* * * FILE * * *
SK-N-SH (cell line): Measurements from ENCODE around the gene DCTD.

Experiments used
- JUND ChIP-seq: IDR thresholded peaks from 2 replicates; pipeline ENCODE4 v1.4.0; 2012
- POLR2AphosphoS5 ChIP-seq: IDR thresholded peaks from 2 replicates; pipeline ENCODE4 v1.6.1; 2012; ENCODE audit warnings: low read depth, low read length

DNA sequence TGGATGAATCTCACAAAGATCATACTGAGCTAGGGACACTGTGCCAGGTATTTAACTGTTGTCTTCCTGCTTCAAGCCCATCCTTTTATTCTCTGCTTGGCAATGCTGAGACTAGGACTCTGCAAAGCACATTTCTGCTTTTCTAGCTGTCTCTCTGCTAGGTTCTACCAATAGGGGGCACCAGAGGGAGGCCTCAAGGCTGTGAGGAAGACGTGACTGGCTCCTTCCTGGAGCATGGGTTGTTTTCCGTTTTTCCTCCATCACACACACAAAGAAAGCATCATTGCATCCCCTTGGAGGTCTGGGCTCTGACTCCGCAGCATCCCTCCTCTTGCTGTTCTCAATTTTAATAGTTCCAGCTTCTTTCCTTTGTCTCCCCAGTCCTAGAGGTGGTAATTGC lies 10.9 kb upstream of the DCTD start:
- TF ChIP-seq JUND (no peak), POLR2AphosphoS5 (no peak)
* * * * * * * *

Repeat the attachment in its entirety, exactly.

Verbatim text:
SK-N-SH (cell line): Measurements from ENCODE around the gene DCTD.

Experiments used
- JUND ChIP-seq: IDR thresholded peaks from 2 replicates; pipeline ENCODE4 v1.4.0; 2012
- POLR2AphosphoS5 ChIP-seq: IDR thresholded peaks from 2 replicates; pipeline ENCODE4 v1.6.1; 2012; ENCODE audit warnings: low read depth, low read length

DNA sequence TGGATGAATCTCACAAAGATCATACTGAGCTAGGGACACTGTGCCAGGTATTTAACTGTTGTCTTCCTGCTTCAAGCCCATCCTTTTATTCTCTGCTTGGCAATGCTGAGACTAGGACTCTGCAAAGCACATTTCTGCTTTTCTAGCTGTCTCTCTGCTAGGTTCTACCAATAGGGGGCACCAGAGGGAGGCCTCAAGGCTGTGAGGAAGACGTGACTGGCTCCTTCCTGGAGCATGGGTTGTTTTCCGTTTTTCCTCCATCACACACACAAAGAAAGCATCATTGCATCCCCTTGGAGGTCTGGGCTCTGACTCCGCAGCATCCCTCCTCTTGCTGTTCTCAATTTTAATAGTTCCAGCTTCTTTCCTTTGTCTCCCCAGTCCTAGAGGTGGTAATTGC lies 10.9 kb upstream of the DCTD start:
- TF ChIP-seq JUND (no peak), POLR2AphosphoS5 (no peak)